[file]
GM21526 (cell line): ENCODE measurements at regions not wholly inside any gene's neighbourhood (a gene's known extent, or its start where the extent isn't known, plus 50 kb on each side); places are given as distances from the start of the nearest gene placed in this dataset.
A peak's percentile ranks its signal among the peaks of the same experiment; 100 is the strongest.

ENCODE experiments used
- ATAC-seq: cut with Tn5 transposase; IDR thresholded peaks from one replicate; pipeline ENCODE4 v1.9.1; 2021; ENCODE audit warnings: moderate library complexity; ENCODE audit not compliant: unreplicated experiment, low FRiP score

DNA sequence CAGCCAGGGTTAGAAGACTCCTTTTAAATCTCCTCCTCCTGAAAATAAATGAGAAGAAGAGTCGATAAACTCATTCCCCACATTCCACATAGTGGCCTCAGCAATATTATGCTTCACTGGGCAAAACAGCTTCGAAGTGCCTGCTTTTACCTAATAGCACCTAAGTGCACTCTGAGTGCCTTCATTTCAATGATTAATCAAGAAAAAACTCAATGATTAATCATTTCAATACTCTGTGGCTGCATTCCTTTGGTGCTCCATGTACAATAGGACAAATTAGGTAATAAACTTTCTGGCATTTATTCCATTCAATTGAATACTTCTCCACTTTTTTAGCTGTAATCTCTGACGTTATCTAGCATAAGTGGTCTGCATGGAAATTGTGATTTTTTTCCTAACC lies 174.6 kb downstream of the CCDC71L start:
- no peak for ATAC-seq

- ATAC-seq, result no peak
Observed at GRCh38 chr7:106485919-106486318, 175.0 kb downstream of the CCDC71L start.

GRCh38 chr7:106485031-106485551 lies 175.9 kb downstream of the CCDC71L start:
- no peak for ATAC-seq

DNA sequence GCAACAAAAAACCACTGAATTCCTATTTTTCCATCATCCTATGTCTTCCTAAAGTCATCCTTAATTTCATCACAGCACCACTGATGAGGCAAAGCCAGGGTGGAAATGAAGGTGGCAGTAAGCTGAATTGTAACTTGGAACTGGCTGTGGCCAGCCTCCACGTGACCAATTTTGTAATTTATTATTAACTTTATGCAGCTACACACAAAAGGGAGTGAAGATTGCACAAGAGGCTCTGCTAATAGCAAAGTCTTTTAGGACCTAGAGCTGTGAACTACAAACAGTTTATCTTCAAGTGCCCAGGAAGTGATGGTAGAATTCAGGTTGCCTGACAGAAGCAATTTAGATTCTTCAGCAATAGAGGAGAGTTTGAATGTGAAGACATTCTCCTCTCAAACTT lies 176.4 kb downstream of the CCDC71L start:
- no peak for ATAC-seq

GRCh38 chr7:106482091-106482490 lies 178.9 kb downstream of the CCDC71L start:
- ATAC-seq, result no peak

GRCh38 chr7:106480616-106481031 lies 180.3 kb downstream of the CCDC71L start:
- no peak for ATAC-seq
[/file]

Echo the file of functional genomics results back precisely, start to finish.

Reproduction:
GM21526 (cell line): ENCODE measurements at regions not wholly inside any gene's neighbourhood (a gene's known extent, or its start where the extent isn't known, plus 50 kb on each side); places are given as distances from the start of the nearest gene placed in this dataset.
A peak's percentile ranks its signal among the peaks of the same experiment; 100 is the strongest.

ENCODE experiments used
- ATAC-seq: cut with Tn5 transposase; IDR thresholded peaks from one replicate; pipeline ENCODE4 v1.9.1; 2021; ENCODE audit warnings: moderate library complexity; ENCODE audit not compliant: unreplicated experiment, low FRiP score

DNA sequence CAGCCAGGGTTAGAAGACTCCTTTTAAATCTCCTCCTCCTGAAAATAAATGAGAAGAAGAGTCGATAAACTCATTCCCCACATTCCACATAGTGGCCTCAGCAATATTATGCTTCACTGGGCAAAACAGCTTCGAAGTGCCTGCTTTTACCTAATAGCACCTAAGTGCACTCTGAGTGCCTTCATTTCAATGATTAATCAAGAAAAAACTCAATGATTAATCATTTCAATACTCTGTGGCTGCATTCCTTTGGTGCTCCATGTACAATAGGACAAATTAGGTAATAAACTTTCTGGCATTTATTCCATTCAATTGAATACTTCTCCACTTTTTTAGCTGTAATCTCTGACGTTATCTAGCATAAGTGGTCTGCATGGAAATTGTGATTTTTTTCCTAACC lies 174.6 kb downstream of the CCDC71L start:
- no peak for ATAC-seq

- ATAC-seq, result no peak
Observed at GRCh38 chr7:106485919-106486318, 175.0 kb downstream of the CCDC71L start.

GRCh38 chr7:106485031-106485551 lies 175.9 kb downstream of the CCDC71L start:
- no peak for ATAC-seq

DNA sequence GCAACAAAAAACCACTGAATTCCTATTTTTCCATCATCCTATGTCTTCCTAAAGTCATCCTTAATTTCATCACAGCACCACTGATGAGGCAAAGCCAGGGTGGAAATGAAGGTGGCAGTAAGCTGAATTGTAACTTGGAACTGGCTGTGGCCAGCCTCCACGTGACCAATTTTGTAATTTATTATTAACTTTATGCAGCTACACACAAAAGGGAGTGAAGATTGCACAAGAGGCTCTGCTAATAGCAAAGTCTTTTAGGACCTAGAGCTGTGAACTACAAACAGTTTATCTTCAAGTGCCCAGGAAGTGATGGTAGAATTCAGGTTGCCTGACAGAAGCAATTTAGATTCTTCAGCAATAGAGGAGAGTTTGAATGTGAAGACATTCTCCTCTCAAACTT lies 176.4 kb downstream of the CCDC71L start:
- no peak for ATAC-seq

GRCh38 chr7:106482091-106482490 lies 178.9 kb downstream of the CCDC71L start:
- ATAC-seq, result no peak

GRCh38 chr7:106480616-106481031 lies 180.3 kb downstream of the CCDC71L start:
- no peak for ATAC-seq